June 18, 2013
With temperatures pushing triple digits around the country and kids enjoying the outdoor joys of summer, ensuring adequate hydration is a high priority. This is especially critical for children engaging in strenuous outdoor physical activity on hot and humid days when the risk of heat-related illness is most severe.
While parents, coaches, physical education teachers and recess aides should be well-versed in the importance of hydration in preventing heat-related illness, school-aged children can also take an active role in maintaining adequate hydration during the hot summer days.
Here are five tips to share with your kids to help them stay well-hydrated when it is hot outside.
- Pre-hydrate. How hydrated your child is before heading outdoors is just as important as how well-hydrated he is during exercise. In fact, kids who start activity mildly dehydrated are at increased risk of heat-related illness. Help to avoid problems by encouraging your child to drink 6 to 8 ounces of water before heading out the door.
- Bring water. Any time the kids are headed out to play, they should bring water with them. Typically, about 3 to 8 ounces of water for every 20 minutes of physical activity for nine- to 12-year olds should be appropriate. Younger kids may need a little bit less. Older kids need about 11 to 16 ounces every 20 minutes. Although water is usually sufficient to maintain adequate hydration, alternating water intake with a sodium-containing sports drink may be warranted for exercise lasting longer than one hour, multiple workouts in one day, sport participation, or other intense physical activity. (Other than the above listed situations, sports drinks are generally unnecessary and provide nothing more than excess calories.)
- Have your child sit out if he or she is feeling under the weather. Children and adolescents getting over an illness, especially one involving vomiting and/or diarrhea or fever (symptoms that contribute to dehydration), should return to activity slowly and pay special attention to hydration.
- Recognize signs of heat-related illness. If your child develops any of the following signs of heat illness during activity, he or she should know to ask to be taken out of the game and seek attention from an adult: bright-red flushing of the cheeks and face, dizziness, headache, vomiting, feeling very cold or very hot, change in mentation, heat cramps, an acute worsening of performance, or any other alarming changes in mental or physical status.
- Rehydrate. Drinking adequate fluids after exercise helps to replace fluids lost from sweat and correct any remaining fluid deficits. How much fluid your child needs depends on many factors, including his or her age, duration and intensity of exercise, amount of sweat lost, and heat and humidity levels. Your child could use several strategies to assess the amount needed and adequacy of rehydration. To be scientific, you could weigh your child before and after exercise and use the difference in weight to determine how much fluid is needed. (For example, a 1 pound weight loss = 16-ounce fluid deficit; a one-half pound weight loss = 8-ounce fluid deficit.) Your child could also use feelings of thirst to guide intake. A rough indicator of good hydration status is when urine color is faint-yellow to clear.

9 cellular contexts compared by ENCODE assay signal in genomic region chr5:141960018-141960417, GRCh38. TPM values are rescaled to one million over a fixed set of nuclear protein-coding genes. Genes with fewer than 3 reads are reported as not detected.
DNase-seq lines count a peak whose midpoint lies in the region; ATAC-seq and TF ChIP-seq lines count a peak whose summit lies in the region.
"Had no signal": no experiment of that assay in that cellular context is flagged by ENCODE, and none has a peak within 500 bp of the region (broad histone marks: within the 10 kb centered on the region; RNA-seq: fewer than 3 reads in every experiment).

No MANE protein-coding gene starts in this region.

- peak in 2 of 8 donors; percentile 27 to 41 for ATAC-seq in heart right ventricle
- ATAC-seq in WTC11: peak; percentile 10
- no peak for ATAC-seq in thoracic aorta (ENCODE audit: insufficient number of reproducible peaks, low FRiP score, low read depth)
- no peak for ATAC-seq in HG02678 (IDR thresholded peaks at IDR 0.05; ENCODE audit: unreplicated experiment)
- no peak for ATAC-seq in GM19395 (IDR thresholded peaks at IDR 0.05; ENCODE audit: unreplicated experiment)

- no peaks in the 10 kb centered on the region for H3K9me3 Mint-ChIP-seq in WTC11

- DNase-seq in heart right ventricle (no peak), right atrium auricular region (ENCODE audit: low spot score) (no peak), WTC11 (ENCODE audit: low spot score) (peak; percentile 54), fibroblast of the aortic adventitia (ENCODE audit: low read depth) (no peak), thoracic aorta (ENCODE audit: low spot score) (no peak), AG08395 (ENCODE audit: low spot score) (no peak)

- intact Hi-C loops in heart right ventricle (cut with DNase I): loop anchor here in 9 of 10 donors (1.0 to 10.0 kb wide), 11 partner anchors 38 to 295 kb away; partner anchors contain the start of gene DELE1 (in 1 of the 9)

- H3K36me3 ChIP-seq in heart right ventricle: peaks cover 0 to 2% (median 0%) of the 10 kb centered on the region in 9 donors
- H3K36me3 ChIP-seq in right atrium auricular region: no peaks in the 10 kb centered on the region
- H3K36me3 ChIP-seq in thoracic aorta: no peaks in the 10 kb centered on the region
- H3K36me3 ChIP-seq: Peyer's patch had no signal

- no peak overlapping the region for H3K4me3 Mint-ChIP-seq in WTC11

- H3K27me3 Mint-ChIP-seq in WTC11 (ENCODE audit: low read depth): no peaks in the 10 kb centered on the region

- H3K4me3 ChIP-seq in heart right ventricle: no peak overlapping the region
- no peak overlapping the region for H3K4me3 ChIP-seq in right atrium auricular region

Heat-related illness is dangerous and can potentially lead to severe complications including organ damage or even death. The good news is that heat-related illness is highly preventable with appropriate attention to hydration and immediate action in response to signs or symptoms of heat stress. Educating children and adolescents on the importance of hydration before, during, and after exercise—especially in hot and humid conditions—helps to ensure safe and enjoyable summer fun.
By Natalie Digate Muth
Natalie Digate Muth, MD, MPH, RD, FAAPNatalie Digate Muth, MD, MPH, RD, FAAP is the Healthcare Solutions Director for the American Council on Exercise, a board-certified pediatrician and Fellow of the American Academy of Pediatrics, a Diplomat of the American Board of Obesity Medicine, registered dietitian and board-certified specialist in sports dietetics, and ACE-certified health coach. She is the author of "Eat Your Vegetables" and Other Mistakes Parents Make: Redefining How to Raise Healthy Eaters" and the upcoming textbook "Sports Nutrition for Health Professionals". She has been ACE certified since 1998.